Manusya, Journal of Humanities

Publication Date



The tradition of a single combat on elephant back first emerged in Thai history in the 13th century during the Sukhothai period. Before that time, there was no evidence that this tradition was practiced by mainland Southeast Asian rulers. The origin of the elephant duel is still unknown but there is historical interpretation that the Thais and other mainland Southeast Asian warriors had adopted this practice from Sri Lanka. The fight on elephant back is a kind of military ritual observed by pre-modern monarchs of mainland Southeast Asia. With the arrival of modern weapons, particularly fire-arms such as muskets and cannons, the tradition was brought to its end. This is due to the fact that the fighter riding on the back of a huge creature had become a clear target of the opposition gunners. Many of them had been murdered before the engagement. The tradition was terminated in late 16th century. The fight between King Naresuan of Ayudhya and the Crown prince of Pegu had marked the end of this fatal ritual after being practiced without interruption for over three centuries.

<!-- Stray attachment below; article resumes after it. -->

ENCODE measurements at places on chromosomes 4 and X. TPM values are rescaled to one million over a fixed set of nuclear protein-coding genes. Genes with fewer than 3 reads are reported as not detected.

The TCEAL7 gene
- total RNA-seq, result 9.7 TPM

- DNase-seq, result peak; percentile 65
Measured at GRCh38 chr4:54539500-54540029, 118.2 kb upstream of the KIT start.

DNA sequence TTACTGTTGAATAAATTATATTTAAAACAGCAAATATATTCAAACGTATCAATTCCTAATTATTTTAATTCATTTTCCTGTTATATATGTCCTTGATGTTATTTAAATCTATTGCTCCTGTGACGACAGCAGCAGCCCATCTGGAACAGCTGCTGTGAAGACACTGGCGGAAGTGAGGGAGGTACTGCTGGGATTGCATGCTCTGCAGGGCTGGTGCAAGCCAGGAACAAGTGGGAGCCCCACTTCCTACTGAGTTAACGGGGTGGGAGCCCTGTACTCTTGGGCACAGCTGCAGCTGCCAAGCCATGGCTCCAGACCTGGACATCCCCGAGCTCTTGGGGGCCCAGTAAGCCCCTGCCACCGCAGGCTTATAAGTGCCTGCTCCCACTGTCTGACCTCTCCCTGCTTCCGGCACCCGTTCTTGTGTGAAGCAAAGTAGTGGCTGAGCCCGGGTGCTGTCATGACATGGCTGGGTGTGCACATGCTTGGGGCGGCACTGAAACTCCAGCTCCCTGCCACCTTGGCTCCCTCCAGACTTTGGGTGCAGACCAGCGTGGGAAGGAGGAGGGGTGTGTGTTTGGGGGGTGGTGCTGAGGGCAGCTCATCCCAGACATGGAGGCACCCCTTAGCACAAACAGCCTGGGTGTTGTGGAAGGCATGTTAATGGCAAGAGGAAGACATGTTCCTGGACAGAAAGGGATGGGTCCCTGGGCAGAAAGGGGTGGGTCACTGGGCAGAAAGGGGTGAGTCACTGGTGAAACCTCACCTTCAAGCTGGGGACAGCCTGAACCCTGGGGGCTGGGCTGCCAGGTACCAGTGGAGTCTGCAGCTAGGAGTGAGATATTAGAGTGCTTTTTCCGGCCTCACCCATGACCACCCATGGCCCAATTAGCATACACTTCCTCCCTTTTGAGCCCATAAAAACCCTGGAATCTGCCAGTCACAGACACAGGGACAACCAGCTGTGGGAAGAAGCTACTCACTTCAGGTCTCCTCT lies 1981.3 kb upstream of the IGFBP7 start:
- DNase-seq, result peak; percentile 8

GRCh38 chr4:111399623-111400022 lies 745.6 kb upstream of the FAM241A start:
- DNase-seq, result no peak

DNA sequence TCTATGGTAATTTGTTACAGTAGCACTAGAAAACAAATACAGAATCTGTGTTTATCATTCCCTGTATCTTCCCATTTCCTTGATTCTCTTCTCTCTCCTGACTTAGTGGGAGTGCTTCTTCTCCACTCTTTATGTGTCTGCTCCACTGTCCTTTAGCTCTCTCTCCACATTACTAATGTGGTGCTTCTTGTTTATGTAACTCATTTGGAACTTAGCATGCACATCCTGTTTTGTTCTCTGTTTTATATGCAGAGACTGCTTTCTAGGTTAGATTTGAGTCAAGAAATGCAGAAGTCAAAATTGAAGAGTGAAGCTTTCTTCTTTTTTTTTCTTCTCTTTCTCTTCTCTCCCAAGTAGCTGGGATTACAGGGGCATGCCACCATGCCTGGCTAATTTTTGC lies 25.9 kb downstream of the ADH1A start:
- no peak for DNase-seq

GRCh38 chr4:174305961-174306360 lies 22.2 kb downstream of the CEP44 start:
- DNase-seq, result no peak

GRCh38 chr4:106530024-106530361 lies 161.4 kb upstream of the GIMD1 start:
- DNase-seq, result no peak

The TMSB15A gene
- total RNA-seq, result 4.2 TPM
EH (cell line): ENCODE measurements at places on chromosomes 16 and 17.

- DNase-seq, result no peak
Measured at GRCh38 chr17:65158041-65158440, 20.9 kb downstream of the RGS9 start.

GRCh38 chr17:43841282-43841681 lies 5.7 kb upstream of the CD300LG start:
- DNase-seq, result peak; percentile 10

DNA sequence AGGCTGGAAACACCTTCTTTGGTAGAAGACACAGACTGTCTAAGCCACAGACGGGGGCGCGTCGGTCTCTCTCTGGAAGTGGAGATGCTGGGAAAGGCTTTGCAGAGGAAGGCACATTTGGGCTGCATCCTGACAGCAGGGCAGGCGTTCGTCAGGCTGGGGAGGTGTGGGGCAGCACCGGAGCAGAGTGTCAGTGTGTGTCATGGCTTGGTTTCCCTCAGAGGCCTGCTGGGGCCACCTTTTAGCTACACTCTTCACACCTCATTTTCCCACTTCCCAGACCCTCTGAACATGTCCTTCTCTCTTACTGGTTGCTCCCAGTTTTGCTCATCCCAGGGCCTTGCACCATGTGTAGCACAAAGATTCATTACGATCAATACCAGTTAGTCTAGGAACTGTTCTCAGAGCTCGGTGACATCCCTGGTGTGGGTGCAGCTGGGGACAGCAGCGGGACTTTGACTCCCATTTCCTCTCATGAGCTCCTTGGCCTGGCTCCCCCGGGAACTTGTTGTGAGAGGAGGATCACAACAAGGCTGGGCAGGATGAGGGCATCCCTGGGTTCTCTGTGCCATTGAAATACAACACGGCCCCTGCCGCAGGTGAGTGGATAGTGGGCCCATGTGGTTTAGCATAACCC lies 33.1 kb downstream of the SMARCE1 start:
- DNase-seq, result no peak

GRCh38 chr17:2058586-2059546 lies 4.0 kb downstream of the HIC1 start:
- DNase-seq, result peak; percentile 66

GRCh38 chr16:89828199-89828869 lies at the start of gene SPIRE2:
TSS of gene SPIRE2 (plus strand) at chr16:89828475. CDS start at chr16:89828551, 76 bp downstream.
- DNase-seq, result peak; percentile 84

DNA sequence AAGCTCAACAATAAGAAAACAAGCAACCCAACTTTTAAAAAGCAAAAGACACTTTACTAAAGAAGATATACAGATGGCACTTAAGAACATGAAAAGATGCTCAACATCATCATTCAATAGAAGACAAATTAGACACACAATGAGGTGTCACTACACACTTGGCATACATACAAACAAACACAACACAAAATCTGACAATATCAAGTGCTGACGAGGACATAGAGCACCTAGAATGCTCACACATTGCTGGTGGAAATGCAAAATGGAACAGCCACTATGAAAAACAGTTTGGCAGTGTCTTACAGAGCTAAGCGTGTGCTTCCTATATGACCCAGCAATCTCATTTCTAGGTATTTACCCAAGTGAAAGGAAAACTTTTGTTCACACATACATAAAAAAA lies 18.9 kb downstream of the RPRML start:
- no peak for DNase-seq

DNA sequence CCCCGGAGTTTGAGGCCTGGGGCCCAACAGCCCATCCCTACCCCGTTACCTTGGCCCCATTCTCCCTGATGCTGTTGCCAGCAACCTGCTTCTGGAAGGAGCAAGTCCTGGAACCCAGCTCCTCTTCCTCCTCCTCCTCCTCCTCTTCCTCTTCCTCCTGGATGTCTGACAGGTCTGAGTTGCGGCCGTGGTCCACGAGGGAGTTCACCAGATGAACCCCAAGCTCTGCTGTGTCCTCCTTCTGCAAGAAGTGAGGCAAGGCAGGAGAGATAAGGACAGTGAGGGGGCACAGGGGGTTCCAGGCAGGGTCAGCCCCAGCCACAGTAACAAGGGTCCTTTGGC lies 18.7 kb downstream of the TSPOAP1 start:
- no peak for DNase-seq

First Page


Last Page




To view the content in your browser, please download Adobe Reader or, alternately,
you may Download the file to your hard drive.

NOTE: The latest versions of Adobe Reader do not support viewing PDF files within Firefox on Mac OS and if you are using a modern (Intel) Mac, there is no official plugin for viewing PDF files within the browser window.